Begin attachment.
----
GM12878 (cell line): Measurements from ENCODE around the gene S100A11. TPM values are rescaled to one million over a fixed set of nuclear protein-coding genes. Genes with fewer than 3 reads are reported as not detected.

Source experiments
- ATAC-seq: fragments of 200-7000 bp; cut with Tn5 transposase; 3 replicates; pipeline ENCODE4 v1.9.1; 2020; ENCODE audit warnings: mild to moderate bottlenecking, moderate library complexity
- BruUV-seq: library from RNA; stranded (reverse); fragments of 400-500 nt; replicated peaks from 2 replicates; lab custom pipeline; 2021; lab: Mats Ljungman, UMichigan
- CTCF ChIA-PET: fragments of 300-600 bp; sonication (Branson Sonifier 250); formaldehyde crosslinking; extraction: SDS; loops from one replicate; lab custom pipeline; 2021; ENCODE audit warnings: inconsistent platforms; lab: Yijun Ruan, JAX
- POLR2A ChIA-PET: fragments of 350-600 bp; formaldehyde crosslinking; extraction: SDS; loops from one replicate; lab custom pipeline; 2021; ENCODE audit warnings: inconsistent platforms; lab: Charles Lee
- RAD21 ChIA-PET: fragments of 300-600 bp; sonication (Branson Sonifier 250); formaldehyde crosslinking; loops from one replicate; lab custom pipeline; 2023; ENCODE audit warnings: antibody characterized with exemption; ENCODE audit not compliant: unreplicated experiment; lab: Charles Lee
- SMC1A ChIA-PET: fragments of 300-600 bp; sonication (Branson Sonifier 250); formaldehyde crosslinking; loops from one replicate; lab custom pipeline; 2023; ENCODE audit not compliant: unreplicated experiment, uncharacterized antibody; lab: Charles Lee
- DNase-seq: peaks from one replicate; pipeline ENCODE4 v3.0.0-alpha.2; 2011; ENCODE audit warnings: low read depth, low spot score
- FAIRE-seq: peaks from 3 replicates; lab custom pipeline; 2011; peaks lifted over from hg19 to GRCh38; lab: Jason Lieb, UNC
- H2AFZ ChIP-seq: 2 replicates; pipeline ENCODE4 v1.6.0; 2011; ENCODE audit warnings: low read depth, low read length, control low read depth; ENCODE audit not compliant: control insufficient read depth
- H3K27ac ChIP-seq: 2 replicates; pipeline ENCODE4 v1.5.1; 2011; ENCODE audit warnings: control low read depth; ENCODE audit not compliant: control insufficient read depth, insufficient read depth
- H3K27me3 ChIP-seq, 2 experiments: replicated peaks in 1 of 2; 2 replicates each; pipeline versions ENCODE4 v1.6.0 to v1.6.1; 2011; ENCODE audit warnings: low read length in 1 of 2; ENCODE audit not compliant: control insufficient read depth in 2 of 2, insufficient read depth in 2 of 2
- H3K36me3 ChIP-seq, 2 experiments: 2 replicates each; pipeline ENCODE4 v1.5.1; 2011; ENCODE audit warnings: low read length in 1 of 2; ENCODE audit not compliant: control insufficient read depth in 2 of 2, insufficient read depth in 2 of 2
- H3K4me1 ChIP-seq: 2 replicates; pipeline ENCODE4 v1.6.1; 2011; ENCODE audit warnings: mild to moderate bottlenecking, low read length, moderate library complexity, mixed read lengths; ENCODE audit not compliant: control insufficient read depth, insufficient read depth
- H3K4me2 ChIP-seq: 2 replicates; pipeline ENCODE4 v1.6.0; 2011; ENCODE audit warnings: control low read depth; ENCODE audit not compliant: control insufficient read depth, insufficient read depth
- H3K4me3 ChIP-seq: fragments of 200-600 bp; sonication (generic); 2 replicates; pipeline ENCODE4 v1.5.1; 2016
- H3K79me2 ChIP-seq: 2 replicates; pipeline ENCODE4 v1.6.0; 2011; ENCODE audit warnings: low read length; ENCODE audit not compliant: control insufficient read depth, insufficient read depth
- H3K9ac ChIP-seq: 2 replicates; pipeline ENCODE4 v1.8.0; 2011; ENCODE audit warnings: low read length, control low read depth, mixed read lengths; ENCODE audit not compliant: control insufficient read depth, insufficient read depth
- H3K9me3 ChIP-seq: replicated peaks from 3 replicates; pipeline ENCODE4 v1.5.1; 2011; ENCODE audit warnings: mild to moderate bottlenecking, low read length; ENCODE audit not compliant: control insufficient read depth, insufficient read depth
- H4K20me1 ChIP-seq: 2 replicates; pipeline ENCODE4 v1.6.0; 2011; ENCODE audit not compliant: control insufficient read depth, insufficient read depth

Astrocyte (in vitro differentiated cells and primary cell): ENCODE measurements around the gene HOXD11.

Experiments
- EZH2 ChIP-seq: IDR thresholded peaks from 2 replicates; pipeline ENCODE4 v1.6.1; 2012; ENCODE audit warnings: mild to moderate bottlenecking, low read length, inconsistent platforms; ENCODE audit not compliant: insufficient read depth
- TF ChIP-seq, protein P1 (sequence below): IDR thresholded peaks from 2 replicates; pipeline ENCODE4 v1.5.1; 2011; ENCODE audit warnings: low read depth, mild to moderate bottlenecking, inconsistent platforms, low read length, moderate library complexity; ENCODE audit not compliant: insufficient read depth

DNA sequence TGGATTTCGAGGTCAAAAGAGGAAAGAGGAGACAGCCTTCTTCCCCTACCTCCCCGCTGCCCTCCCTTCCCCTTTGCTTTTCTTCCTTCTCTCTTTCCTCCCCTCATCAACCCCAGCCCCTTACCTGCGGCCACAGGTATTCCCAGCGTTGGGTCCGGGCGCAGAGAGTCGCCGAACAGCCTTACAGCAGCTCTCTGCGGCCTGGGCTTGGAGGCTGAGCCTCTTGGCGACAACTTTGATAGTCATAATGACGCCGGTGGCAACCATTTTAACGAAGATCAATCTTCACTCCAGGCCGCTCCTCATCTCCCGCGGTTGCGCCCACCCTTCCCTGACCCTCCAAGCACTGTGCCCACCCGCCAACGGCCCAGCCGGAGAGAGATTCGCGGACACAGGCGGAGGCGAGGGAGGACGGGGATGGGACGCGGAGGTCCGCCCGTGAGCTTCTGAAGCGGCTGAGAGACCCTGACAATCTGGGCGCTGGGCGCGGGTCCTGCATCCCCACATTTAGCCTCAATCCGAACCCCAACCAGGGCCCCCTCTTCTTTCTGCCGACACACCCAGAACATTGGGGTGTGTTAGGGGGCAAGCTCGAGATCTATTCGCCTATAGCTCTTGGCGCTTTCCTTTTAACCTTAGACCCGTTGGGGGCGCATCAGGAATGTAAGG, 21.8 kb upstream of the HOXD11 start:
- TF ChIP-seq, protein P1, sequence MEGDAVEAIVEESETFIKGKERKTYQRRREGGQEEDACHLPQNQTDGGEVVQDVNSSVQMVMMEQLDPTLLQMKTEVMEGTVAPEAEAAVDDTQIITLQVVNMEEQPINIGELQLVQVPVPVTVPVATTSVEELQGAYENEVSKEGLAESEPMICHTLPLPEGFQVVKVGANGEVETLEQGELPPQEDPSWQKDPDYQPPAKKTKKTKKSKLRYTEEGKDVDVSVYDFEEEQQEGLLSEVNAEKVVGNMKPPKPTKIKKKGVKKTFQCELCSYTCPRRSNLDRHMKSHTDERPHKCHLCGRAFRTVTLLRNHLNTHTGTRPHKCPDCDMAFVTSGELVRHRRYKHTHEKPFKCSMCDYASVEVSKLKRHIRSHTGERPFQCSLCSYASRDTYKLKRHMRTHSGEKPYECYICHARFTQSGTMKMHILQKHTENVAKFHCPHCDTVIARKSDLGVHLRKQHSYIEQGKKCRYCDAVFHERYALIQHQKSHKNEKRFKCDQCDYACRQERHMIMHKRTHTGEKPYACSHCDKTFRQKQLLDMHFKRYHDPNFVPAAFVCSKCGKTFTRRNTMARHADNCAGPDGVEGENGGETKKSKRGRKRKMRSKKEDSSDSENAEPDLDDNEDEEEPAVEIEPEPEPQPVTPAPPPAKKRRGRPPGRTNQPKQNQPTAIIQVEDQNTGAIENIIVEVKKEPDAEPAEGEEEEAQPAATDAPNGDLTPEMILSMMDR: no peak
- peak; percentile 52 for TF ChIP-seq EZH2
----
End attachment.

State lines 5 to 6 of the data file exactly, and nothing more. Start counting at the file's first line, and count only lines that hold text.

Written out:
- CTCF ChIA-PET: fragments of 300-600 bp; sonication (Branson Sonifier 250); formaldehyde crosslinking; extraction: SDS; loops from one replicate; lab custom pipeline; 2021; ENCODE audit warnings: inconsistent platforms; lab: Yijun Ruan, JAX
- POLR2A ChIA-PET: fragments of 350-600 bp; formaldehyde crosslinking; extraction: SDS; loops from one replicate; lab custom pipeline; 2021; ENCODE audit warnings: inconsistent platforms; lab: Charles Lee